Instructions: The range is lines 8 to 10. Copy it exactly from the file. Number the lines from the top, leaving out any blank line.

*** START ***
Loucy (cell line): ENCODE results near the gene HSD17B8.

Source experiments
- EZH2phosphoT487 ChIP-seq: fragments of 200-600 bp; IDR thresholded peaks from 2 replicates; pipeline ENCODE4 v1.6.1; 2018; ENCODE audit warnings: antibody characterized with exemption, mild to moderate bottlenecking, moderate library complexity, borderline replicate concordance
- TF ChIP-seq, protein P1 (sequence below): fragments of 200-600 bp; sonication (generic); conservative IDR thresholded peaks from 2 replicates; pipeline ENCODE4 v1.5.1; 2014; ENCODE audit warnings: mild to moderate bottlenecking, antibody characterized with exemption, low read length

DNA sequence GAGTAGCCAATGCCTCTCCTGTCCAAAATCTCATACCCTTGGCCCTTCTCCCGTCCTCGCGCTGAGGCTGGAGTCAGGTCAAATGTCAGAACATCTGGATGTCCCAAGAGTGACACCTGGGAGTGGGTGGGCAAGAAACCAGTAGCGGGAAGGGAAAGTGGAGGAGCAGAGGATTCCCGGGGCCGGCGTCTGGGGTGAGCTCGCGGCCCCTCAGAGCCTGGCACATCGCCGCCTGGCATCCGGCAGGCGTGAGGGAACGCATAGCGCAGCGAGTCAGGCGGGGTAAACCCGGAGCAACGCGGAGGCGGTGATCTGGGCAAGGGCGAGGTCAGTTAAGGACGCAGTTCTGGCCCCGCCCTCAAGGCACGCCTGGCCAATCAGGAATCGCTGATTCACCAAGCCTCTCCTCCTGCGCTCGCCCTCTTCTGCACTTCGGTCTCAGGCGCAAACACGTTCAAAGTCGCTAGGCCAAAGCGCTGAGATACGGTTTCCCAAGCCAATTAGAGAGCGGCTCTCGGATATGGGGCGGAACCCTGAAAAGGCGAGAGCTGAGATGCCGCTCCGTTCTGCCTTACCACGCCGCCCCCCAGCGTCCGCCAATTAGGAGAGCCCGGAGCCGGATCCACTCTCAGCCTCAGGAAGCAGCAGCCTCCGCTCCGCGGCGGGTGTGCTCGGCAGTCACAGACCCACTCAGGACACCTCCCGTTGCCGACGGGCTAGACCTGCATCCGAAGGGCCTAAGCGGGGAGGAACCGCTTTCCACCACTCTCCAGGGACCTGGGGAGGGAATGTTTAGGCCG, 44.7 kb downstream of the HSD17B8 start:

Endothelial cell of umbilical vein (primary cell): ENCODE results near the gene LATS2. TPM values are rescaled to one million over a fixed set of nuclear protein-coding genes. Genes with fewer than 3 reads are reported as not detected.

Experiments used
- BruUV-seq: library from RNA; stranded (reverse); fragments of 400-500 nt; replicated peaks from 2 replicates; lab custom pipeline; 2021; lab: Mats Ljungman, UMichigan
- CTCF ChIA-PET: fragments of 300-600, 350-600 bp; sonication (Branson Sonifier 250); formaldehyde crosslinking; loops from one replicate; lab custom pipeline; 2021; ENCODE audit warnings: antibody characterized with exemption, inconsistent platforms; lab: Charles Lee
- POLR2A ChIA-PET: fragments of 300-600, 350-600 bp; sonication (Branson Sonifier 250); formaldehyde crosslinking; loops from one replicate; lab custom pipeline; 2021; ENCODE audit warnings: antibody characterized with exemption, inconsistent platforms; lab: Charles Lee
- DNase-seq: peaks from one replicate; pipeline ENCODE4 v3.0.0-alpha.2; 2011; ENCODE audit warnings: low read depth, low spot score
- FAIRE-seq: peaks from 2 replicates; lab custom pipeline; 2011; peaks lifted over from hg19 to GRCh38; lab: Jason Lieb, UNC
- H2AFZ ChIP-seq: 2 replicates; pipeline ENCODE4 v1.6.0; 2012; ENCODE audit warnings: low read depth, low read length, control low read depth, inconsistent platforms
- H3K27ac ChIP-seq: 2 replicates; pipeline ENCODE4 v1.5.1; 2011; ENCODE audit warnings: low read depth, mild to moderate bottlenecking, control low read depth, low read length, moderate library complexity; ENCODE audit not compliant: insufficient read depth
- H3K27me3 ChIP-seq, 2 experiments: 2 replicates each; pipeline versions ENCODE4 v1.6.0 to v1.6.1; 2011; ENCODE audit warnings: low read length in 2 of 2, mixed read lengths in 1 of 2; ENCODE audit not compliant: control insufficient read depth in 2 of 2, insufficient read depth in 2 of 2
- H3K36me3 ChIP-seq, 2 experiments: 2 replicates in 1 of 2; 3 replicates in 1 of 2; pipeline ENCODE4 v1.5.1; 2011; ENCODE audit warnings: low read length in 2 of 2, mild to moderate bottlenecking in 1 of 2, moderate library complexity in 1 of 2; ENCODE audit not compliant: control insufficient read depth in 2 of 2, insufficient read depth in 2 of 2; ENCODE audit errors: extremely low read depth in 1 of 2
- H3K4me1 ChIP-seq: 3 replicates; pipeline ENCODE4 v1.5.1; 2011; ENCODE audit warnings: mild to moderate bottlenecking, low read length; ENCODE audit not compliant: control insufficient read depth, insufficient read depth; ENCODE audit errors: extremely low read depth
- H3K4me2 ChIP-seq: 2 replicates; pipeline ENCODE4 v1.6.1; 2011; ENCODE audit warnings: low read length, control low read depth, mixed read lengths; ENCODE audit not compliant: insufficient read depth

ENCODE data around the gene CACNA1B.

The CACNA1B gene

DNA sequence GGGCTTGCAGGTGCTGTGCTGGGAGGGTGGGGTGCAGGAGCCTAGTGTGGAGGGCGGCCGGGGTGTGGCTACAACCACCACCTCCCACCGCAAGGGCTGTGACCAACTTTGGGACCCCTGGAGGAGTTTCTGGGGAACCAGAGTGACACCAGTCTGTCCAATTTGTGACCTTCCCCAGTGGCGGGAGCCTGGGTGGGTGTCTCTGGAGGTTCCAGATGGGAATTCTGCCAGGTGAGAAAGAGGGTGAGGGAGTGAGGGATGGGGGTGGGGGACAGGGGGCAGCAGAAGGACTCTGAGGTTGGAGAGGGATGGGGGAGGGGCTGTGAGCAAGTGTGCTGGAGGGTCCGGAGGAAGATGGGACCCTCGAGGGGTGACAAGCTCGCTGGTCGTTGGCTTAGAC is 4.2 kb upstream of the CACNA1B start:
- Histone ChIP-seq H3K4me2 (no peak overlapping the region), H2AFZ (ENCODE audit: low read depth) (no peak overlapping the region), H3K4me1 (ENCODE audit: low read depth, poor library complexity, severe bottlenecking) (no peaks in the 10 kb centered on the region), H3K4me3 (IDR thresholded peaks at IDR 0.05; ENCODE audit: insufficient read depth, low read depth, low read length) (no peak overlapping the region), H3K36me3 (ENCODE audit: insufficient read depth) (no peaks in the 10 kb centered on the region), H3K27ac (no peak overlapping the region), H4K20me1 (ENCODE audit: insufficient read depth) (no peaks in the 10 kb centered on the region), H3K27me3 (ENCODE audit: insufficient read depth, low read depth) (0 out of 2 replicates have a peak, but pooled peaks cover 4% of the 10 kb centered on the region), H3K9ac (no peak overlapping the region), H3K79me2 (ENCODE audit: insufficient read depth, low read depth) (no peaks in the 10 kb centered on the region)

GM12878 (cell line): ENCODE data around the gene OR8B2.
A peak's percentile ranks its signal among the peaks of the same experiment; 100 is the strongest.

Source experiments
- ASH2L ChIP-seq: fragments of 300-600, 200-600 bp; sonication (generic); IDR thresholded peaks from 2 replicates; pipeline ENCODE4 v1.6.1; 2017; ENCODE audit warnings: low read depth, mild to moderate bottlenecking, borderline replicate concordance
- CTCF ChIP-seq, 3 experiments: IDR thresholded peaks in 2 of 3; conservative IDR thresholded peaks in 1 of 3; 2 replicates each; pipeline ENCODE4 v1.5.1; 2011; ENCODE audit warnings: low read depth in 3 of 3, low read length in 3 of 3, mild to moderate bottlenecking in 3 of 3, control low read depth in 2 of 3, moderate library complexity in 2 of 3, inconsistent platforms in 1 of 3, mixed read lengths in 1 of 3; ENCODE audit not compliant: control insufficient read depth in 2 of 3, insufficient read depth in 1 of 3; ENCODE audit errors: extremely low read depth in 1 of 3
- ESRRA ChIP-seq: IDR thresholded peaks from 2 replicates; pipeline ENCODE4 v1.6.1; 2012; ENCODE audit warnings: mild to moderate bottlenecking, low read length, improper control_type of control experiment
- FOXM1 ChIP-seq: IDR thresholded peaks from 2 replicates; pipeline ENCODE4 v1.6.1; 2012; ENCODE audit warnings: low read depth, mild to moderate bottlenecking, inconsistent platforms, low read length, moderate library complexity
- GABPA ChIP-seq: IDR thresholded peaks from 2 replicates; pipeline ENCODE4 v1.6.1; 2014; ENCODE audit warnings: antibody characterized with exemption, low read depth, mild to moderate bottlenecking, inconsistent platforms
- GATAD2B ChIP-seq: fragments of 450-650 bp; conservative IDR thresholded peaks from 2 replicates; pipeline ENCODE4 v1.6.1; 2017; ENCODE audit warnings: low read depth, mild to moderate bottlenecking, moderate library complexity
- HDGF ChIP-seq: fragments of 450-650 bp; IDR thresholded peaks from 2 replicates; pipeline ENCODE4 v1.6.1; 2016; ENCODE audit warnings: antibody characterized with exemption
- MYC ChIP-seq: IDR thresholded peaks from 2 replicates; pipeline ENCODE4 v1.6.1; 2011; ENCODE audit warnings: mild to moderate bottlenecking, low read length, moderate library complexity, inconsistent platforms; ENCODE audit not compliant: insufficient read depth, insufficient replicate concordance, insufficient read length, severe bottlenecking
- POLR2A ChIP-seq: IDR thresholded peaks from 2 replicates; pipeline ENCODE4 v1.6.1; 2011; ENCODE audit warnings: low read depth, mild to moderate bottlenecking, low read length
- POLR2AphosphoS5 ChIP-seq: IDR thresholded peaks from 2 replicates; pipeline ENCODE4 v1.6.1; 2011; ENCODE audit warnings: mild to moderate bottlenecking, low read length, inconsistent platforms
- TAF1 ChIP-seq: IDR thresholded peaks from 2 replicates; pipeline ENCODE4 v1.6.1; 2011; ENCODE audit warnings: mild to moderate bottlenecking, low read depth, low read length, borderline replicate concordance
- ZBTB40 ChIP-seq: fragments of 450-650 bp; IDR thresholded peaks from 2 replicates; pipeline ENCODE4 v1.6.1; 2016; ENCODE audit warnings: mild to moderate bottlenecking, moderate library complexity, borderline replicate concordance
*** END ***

- BruUV-seq: library from RNA; stranded (reverse); fragments of 400-500 nt; replicated peaks from 2 replicates; lab custom pipeline; 2021; lab: Mats Ljungman, UMichigan
- CTCF ChIA-PET: fragments of 300-600, 350-600 bp; sonication (Branson Sonifier 250); formaldehyde crosslinking; loops from one replicate; lab custom pipeline; 2021; ENCODE audit warnings: antibody characterized with exemption, inconsistent platforms; lab: Charles Lee
- POLR2A ChIA-PET: fragments of 300-600, 350-600 bp; sonication (Branson Sonifier 250); formaldehyde crosslinking; loops from one replicate; lab custom pipeline; 2021; ENCODE audit warnings: antibody characterized with exemption, inconsistent platforms; lab: Charles Lee